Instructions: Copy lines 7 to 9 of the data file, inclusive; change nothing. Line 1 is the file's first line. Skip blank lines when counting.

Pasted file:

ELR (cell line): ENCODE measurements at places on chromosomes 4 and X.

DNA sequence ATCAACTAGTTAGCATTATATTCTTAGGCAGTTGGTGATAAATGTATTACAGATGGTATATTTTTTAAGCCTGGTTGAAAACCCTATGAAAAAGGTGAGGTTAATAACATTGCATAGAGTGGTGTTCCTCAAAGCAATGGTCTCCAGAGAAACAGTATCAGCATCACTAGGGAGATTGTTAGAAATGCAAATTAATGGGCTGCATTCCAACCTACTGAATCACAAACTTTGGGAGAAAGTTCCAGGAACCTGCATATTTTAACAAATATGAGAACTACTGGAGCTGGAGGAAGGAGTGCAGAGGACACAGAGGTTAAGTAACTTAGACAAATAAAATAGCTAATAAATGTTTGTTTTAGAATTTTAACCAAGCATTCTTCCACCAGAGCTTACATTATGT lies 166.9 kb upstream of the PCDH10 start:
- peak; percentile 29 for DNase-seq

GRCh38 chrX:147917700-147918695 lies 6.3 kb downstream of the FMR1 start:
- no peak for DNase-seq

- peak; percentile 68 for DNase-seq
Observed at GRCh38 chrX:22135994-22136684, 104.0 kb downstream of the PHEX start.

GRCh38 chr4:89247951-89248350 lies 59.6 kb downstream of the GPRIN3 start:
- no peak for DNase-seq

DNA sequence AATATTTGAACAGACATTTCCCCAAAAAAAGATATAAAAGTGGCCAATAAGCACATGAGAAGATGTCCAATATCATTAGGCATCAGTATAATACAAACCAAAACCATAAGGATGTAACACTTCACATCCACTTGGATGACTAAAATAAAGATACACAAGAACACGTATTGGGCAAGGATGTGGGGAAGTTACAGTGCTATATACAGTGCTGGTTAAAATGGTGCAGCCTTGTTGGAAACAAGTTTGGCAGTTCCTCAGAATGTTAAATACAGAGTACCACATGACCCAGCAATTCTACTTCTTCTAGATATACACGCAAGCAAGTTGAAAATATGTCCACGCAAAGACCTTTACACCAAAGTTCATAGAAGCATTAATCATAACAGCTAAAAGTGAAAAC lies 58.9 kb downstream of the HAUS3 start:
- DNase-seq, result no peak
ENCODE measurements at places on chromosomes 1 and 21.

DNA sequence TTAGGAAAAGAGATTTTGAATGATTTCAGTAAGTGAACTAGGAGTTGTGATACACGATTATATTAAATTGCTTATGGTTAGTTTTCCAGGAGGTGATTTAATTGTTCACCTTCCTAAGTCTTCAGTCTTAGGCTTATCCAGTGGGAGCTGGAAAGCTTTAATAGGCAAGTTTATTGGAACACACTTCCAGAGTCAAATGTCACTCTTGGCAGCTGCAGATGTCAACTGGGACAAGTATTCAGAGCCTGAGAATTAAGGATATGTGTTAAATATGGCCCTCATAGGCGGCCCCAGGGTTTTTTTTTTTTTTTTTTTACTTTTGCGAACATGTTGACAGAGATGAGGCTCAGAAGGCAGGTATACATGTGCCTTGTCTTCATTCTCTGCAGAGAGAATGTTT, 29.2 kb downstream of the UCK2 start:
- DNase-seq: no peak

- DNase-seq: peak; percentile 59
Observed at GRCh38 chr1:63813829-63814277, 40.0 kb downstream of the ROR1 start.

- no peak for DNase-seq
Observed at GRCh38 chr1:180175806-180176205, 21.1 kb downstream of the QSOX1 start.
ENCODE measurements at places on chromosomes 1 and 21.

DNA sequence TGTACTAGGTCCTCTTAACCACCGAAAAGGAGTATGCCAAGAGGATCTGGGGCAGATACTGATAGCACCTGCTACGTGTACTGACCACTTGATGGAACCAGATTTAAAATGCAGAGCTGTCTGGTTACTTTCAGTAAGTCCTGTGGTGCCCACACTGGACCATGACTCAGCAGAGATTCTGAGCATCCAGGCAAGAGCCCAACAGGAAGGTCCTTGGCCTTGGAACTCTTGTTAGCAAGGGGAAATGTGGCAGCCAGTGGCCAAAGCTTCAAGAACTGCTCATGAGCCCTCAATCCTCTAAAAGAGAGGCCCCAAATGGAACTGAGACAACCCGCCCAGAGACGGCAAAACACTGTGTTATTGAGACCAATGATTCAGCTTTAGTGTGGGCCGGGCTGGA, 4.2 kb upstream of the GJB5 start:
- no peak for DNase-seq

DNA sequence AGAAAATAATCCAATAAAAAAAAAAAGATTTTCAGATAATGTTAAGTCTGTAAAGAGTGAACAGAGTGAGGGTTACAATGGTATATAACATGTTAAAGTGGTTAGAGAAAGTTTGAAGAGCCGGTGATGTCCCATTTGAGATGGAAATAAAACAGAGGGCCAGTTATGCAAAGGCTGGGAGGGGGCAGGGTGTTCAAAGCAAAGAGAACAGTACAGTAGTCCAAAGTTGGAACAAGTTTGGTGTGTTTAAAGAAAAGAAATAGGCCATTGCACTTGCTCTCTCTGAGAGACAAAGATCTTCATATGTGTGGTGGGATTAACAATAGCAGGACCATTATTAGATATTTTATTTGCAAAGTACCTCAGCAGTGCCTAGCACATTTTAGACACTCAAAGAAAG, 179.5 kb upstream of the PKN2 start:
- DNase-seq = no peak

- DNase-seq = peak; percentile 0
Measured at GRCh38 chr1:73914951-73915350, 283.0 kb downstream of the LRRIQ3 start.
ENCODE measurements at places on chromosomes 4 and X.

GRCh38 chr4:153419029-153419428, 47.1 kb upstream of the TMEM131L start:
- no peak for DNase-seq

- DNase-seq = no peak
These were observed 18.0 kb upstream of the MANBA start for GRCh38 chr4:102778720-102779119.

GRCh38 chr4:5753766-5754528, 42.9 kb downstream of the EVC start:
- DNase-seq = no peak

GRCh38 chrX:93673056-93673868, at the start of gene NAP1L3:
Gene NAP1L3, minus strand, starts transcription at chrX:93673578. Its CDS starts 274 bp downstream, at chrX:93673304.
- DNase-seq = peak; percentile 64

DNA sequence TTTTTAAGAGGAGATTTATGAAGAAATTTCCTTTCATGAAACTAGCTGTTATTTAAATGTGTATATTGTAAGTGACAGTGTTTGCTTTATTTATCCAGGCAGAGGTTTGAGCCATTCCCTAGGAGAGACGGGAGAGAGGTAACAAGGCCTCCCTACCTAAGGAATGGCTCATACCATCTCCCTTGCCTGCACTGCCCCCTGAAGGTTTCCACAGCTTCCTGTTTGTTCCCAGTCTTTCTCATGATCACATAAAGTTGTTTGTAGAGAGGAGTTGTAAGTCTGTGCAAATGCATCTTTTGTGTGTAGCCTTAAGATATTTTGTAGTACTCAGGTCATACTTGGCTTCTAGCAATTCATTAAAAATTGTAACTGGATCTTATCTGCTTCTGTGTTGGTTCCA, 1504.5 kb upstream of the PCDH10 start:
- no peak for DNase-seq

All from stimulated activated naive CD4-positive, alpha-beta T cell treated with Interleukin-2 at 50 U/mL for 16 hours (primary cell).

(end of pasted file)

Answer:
Observed at GRCh38 chrX:22135994-22136684, 104.0 kb downstream of the PHEX start.

GRCh38 chr4:89247951-89248350 lies 59.6 kb downstream of the GPRIN3 start:
- no peak for DNase-seq